Ridding Communities of Innovation Deserts

How Corporations and Governments Can Support Black Communities’ Innovation Potential

When Joseph Schumpeter initially wrote about the innovation economy through the idea of creative destruction, he stated “the fundamental impulse that sets and keeps the capitalist engine in motion comes from the consumers’ goods, the new methods of production or transportation, the new markets, [and] the new forms of industrial organization that capitalist enterprise brings.” While his statement describes the power of innovation accurately, we must not overlook the need for an inclusive innovation economy and the economic potential of Black communities.

An inclusive innovation economy is one in which people from different social groups participate in the creation of new ideas, products, and ultimately markets. This type of innovation economy entails Black communities contributing beyond the role of consumers. Toward achieving this economic reality, there is a growing push to include more underrepresented entrepreneurs in the innovation economy. The 2016 Pathways to Inclusion Report reflects what corporations and governments need to embrace as they support the inclusion of underrepresented entrepreneurs and workers. With an inclusive innovation economy, we would be in a stronger position to eliminate  “innovation deserts” in Black communities, which are essentially the equivalent of food deserts where individuals lack access to fundamental resources to thrive.

As Black entrepreneurs familiar with the ins and outs of the innovation economy, my husband and I want to suggest some actions that corporations and governments can take to create an inclusive innovation economy that supports Black communities. These suggested actions stem from our experiences working in South Florida with Code Fever, Black Tech Week, Space Called Tribe-Co Work, and The Urban Innovation Lab. Through our work to create a more inclusive innovation economy, we set out to dramatically shift the way Black communities engage and create economic value. Based on our experiences, we hope our suggested actions can help individuals from corporations and governments to work with a similar purpose.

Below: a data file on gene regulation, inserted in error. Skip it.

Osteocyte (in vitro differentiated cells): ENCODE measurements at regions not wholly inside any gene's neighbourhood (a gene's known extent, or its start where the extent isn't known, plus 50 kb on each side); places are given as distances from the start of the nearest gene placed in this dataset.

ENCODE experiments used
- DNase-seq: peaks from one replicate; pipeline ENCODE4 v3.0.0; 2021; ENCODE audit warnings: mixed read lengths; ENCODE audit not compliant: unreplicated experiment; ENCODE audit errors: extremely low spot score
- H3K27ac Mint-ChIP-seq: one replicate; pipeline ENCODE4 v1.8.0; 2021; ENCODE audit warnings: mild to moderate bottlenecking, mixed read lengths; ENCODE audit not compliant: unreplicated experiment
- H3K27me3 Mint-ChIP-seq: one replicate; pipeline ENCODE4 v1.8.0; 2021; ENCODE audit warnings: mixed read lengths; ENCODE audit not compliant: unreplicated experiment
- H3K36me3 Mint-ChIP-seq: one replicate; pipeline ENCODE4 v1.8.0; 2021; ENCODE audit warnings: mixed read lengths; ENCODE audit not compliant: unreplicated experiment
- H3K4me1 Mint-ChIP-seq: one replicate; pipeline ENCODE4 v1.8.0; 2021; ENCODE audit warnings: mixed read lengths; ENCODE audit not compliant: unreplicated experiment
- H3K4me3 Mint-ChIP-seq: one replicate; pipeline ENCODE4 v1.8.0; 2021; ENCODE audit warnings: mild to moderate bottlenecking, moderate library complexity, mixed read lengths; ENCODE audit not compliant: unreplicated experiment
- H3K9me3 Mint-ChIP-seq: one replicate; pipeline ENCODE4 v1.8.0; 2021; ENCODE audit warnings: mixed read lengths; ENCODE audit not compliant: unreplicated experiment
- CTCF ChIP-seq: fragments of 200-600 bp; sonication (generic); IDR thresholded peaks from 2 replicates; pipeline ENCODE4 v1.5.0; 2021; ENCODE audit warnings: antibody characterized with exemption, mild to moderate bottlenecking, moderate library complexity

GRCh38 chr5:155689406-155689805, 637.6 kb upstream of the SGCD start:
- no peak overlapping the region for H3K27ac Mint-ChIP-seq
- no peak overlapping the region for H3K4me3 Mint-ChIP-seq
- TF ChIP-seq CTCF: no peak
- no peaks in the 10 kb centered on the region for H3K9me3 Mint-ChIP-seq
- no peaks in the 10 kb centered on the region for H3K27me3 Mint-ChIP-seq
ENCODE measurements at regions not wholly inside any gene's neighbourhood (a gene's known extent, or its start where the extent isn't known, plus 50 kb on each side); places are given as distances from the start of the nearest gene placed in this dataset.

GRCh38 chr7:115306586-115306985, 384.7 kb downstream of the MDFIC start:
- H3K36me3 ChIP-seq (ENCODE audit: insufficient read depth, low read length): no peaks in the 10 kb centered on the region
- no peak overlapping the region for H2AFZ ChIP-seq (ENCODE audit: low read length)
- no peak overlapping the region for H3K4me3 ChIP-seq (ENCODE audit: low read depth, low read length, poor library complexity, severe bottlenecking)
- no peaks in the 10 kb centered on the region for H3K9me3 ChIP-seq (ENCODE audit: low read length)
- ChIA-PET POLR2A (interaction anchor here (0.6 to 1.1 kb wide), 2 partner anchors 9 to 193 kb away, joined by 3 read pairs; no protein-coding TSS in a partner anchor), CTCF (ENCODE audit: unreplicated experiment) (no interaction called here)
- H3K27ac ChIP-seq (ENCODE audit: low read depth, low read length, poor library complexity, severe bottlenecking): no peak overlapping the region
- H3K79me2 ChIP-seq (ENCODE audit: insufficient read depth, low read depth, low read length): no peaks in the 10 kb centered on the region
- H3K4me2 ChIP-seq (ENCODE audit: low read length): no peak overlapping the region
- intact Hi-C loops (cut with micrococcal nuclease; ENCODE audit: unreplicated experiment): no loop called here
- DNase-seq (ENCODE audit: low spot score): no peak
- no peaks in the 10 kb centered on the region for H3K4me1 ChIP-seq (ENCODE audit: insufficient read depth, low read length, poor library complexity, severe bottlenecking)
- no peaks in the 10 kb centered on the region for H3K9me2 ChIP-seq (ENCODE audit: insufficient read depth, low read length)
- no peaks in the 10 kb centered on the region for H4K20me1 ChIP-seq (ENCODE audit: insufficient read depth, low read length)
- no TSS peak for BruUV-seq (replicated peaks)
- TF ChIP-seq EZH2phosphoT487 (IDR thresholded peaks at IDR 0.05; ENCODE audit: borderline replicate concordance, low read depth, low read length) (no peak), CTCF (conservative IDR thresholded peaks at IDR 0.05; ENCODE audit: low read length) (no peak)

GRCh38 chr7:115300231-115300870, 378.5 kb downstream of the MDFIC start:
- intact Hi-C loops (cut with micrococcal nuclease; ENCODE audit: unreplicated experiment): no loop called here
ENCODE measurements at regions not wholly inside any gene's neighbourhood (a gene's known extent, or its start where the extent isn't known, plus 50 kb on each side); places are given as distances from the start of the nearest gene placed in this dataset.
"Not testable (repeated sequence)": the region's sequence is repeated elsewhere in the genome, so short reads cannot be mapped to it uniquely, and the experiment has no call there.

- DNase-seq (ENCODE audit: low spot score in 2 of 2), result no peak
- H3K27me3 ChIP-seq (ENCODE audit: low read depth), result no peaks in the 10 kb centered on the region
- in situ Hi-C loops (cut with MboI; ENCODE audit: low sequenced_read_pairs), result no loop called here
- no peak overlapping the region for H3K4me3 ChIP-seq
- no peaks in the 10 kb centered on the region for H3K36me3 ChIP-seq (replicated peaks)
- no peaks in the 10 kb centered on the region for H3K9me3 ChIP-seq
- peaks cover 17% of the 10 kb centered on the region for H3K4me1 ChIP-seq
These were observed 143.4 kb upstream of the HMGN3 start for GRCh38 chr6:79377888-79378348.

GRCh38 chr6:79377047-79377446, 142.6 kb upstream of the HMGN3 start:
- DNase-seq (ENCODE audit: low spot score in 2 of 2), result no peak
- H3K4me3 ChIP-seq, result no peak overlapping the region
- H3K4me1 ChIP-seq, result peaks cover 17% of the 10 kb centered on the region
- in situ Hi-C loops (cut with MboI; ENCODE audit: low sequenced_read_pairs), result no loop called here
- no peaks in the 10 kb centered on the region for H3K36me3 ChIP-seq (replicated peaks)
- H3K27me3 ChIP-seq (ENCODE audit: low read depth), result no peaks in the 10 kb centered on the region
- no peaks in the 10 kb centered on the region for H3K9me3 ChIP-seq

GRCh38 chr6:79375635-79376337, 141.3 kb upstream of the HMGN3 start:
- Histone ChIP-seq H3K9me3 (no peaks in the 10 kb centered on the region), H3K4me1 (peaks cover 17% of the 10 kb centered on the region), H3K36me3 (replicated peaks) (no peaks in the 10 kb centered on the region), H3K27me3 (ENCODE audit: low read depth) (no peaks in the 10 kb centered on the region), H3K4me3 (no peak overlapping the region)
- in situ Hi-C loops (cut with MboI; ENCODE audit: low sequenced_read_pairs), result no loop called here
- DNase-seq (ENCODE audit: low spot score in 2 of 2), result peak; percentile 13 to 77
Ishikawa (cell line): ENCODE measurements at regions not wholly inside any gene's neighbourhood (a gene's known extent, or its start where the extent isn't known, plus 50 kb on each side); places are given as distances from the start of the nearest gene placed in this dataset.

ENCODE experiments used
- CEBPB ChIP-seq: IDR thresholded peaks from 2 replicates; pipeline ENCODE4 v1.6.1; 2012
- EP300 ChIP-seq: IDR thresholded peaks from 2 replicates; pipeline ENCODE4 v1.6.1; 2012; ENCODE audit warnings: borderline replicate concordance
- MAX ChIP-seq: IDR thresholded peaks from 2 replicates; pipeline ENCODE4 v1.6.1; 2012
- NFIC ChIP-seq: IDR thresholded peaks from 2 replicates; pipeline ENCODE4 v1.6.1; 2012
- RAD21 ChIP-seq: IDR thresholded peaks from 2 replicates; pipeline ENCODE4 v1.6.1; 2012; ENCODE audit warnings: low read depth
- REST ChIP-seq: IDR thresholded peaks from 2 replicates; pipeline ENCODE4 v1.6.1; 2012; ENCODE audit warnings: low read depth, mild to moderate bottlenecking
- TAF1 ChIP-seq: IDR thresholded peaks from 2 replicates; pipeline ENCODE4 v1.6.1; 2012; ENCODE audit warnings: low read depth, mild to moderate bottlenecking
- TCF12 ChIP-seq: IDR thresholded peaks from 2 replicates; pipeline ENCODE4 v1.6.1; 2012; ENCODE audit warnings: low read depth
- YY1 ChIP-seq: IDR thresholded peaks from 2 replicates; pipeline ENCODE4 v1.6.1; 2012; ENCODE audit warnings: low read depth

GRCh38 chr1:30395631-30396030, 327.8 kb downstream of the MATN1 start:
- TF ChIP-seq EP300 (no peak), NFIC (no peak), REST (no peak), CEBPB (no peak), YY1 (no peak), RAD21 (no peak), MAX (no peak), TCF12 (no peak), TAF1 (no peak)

Black Entrepreneurs

In the Photo: Panel at Tribe. Photo Credit: BlackTech

Embrace Asset Mapping

There is a lot of activity already happening in Black communities that merely needs a pivot to keep up with the pace of technology and community needs. It is crucial to map out what this economic activity looks like. In the spirit of John McKnight and John Kertzman, who have written about asset mapping from a business perspective and founded the Asset-Based Community Development Institute (ABCD), asset mapping within Black communities involves identifying the funders, co-working spaces, accelerators and incubators, community programs, and coding/technical boot camps that provide resources, innovation hubs, and economic development events. Highlighting these assets will create a greater understanding of points of access and how a community can contribute to the innovation economy.

Work Across Communities

People should never feel that they cannot innovate because of the community they come from.

Innovation around tech and startup activity seems to happen in silos within a city instead of taking place across communities. To encourage a collaborative economic culture, both corporations and governments should provide incentives for organizations to host programming in multiple communities. Let community members know where to find free or low-cost event space and keep them informed about current economic trends and opportunities. Even high-profile innovation conferences such as Think, Innovation Summit, and Impact could strive to host more activities and events in areas accessible to individuals who live in Black communities. People should never feel that they cannot innovate because of the community they come from.

Increase Employment Opportunities

Increasing employment in Black communities is a fundamental step to build an inclusive innovation economy. When corporations and governments hire, they have a positive impact on the economy, and this is true for the local economy within Black communities. When companies like Plated or Blue Apron open not just their services, but jobs, to those in Black communities, there is a windfall that helps to alleviate economic disparities. Blue Apron alone, according to Alex Konrad, delivers over 5 million meals a month and employs 2400 people. Imagine the economic impact of a company like this if it offered jobs in Black communities.